In former Fire Station No. 5 in Fort Worth, a handful of volunteers is carefully pouring, labeling, and boxing bottles of a clear liquid. They’re evangelists, experimenters, lovers. Each will receive a bottle of vodka as a reward for a few hours work. But this isn’t everyday potato juice.

It’s vodka made from black-eyed peas.

“I’m from Poland, and I know my vodka,” says Dominica Thompson, one of the volunteers. “This is the real thing. Most of the vodka I taste from the United States doesn’t taste authentic.”

Dominica and her husband, Marcus, are both frequent “vodka volunteers.”

Vodka Volunteer Dominica Thompson says Blk Eye is her favorite.

Most domestic vodka sold in the United States – and there’s lakes of it – is made from corn. Distillers prefer corn because that grain produces the most amount of starch, which can be converted into sugar, which, in turn, is converted into “neutral spirit” alcohol, which, once distilled, can become vodka.

U.S. distillers produce millions of gallons of vodka every year. From the air, some of them look like refineries. The New Amsterdam distillery in Modesto, California, which sells more than five million cases of vodka a year, could be mistaken for a tank farm.

Signature Spirits – a division of Connecticut-based Ultra Pure, a global supplier of commodity alcohol products – offers “6 x Distilled Extra Neutral Missouri Corn Alcohol” by the 6,500-gallon tank truck on its website.

Todd Gregory and Scott Billings on the second floor of Fire Station Number 5 with distillery dog Scout.

Blk Eye (not a misspelling), the firehouse vodka from Fort Worth, is a thimble compared to those ocean tankers. An eighteen-month-old startup, Blk Eye produced a thousand cases in its first year. By contrast, cult brand Tito’s Vodka of Austin, which proclaims “handmade” on it’s label, sold more than five hundred thousand cases last year.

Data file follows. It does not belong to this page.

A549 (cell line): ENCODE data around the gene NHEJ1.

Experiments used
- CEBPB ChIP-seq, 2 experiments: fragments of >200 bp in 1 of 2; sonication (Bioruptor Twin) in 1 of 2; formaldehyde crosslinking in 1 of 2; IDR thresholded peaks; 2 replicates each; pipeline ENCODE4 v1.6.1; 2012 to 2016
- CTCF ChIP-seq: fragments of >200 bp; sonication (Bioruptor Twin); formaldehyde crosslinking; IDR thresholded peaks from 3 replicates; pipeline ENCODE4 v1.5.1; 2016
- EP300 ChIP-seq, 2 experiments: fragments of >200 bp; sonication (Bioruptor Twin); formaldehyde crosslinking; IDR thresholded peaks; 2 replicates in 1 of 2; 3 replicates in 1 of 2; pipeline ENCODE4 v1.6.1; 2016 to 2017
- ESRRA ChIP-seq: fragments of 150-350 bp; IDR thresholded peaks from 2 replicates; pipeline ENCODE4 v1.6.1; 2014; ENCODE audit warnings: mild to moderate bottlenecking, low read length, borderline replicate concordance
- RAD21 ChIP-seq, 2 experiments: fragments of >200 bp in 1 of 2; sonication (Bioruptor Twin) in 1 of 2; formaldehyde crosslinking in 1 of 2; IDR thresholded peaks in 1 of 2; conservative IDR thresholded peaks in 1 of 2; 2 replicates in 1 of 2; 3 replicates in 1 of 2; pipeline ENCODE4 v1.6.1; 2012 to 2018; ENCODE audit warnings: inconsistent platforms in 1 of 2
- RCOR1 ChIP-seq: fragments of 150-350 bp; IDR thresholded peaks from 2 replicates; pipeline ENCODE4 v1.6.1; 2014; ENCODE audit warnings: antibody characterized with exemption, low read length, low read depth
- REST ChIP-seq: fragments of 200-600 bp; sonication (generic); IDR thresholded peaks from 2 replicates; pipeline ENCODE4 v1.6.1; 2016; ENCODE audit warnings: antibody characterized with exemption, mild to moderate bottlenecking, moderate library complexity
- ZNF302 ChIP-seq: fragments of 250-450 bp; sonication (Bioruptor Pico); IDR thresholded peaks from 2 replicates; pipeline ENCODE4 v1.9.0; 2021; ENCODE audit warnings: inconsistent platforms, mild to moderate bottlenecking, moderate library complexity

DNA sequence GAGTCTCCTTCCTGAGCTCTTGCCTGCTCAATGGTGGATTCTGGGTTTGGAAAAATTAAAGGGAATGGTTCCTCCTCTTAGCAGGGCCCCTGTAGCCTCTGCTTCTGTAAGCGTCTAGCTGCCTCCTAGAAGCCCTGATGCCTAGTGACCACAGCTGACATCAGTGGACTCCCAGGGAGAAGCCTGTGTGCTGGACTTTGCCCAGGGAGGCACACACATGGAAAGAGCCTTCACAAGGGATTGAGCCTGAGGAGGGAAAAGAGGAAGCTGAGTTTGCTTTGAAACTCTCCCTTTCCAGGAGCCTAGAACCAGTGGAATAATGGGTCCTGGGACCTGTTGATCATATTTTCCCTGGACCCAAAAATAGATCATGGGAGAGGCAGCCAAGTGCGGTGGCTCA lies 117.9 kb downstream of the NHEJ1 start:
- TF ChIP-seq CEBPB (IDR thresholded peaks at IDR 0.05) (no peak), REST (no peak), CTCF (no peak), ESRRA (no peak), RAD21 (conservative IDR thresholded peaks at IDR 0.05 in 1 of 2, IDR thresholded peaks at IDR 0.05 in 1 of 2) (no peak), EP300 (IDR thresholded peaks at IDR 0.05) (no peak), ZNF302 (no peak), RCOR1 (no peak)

“We’re grain-to-glass” says co-Chief Operating Officer Todd Gregory. Grain-to-glass is to vodka what farm-to-table is to restaurant fare. Blk Eye is made from one-third black-eyed peas and two-thirds corn, both custom-milled, distilled 22 times, instead of the usual six.

“The peas give it a special nose and smoothness,” Gregory says.

The company is basically a two-person operation: Gregory, a former banker masquerading as a good old boy from west Texas, and his business partner, Scott Billings, who doubles as co-COO and vodka maker.

Billings went to “Moonshine University,” a school run by a former whiskey maker in Louisville to hone his skills. He combines the two milled grains, cooks them in what he describes as a huge crock pot, actually a large copper still, adds enzymes to produce sugars and then yeast.

A distilling tower is where the fire pole used to be.

After up to a week of fermentation. the liquid is heated to a vapor. The vapor then travels up a twenty-three foot high distilling tower where Fire Station Number 5’s fire pole used to be. One hundred ninety proof alcohol is the result. That will ultimately be diluted and filtered into an 80-proof spirit which will be bottled as Blk Eye.

Blk Eye is not cheap. At Bar and Garden, a boutique wine and spirits merchant on Ross Avenue in Dallas, it sells for close to $30 a bottle, ten dollars more than Tito’s, which isn’t even on the shelves here.

Spirits expert Victoria Garcia stocks a score of vodkas at the shop.

“It is unique,” Garcia says of Blk Eye. “It has a kind of umami (savoriness) that other vodkas don’t have.”

Garcia is a self-described supertaster, a person whose taste buds deliver unusually intense flavors to the brain.

Vodka wars are fought on the aisles of places like booze supermart Total Wine, however, where 100 brands, each declaring itself unique, fight for the customer's wallet. Blk Eye is not on those shelves yet.

For Blk Eye to punch through its competition, it will have to convince vodka drinkers, many of whom are not supertasters, that it’s worth the money.